Beach Chanson d'Amour
Amy Beach’s bestselling piece was her setting of Pippa’s song‚ ‘The year’s at the spring’ with its famous conclusion: ‘God’s in His Heaven‚ All’s right with the world’. Some such feeling pervades all these compositions. Not at the level of religious or philosophical exaltation‚ but in general mood they offer a pretty‚ genial adornment in music for a world which seems to trouble no aspect of the composing process: harmony‚ rhythm‚ form and‚ in song‚ selection of words and the manner of their setting‚ all tell of contentment. The pieces are ‘jolies’‚ ‘gemütlich’‚ ‘nice’. So are the performances‚ with Emma Kirkby’s soprano the very voice of Browning’s Pippa passing‚ all innocence and gladness.
Of course‚ the listener may not always respond in kind. Personally‚ this one grew less sweettempered by the minute. A very little of this faultlesslycrafted complacency sets me up in optimism for the day; any more and thoughts of the daily realities (massacres and muggings‚ cancers and corruptions) begin to protest. Amy Beach was not a stranger to pain. An infant prodigy (they say she sang 40 tunes in perfect pitch at the age of one)‚ a virtuoso pianist (soloist with the Boston Symphony Orchestra at 18)‚ she married a doctor who died and left her griefstricken but ready to start up again. Her published compositions reached Op 152‚ and in a recent (but not necessarily uptodate) account twothirds of them were said to have been recorded. So we don’t have to feel either that she was one of the ‘full many a flower born to blush unseen’‚ or that this present record is a bravely pioneering issue.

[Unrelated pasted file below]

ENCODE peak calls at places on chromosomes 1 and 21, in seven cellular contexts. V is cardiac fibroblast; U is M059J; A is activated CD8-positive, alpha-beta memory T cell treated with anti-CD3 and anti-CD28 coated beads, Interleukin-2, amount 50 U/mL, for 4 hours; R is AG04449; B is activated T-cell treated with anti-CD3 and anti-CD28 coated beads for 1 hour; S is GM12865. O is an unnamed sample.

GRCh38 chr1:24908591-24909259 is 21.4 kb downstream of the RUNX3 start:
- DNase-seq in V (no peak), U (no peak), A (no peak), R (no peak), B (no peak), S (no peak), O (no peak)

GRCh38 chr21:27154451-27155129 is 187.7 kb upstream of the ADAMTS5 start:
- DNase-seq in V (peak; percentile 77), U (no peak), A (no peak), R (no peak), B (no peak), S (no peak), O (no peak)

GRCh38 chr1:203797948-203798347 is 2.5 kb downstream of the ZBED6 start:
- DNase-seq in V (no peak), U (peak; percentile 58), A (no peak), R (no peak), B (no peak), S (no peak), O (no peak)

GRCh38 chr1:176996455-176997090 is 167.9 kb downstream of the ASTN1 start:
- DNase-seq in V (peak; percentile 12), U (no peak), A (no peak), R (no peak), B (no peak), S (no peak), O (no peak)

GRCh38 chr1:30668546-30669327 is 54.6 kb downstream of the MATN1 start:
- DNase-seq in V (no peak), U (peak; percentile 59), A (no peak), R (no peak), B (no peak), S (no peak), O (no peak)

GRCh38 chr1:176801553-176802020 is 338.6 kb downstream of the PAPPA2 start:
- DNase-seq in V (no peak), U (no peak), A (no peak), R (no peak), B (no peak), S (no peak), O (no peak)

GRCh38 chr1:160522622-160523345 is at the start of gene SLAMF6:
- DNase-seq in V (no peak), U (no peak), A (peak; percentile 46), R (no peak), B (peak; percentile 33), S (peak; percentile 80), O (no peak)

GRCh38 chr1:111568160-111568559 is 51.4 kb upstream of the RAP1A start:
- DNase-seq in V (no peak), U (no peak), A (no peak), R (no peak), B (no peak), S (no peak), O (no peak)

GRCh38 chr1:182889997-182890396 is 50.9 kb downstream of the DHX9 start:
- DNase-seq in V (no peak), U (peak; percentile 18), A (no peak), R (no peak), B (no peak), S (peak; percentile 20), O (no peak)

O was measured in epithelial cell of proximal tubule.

There is a gentle‚ mild pleasure to be found in this drawingroom music‚ and certainly any drawingroom that was graced by artists such as these would be fortunate indeed. The instrumentalists have a fine delicacy of touch and energy of approach‚ so that the music is not allowed to languish into mere commonplace. Emma Kirkby sings with her customary purity of tone and powers of sweetly softening. The colouring ranges from white to pink or light blue‚ nothing deeper; and this would not matter if there were a real legato and/or a less bland expressiveness. My own feeling is that out of so much talent‚ the composer should have produced something less complacent than what we have here‚ and that the singer‚ at this stage in her career‚ might more happily be looking for music which would expand rather than confine the range of her expressive powers.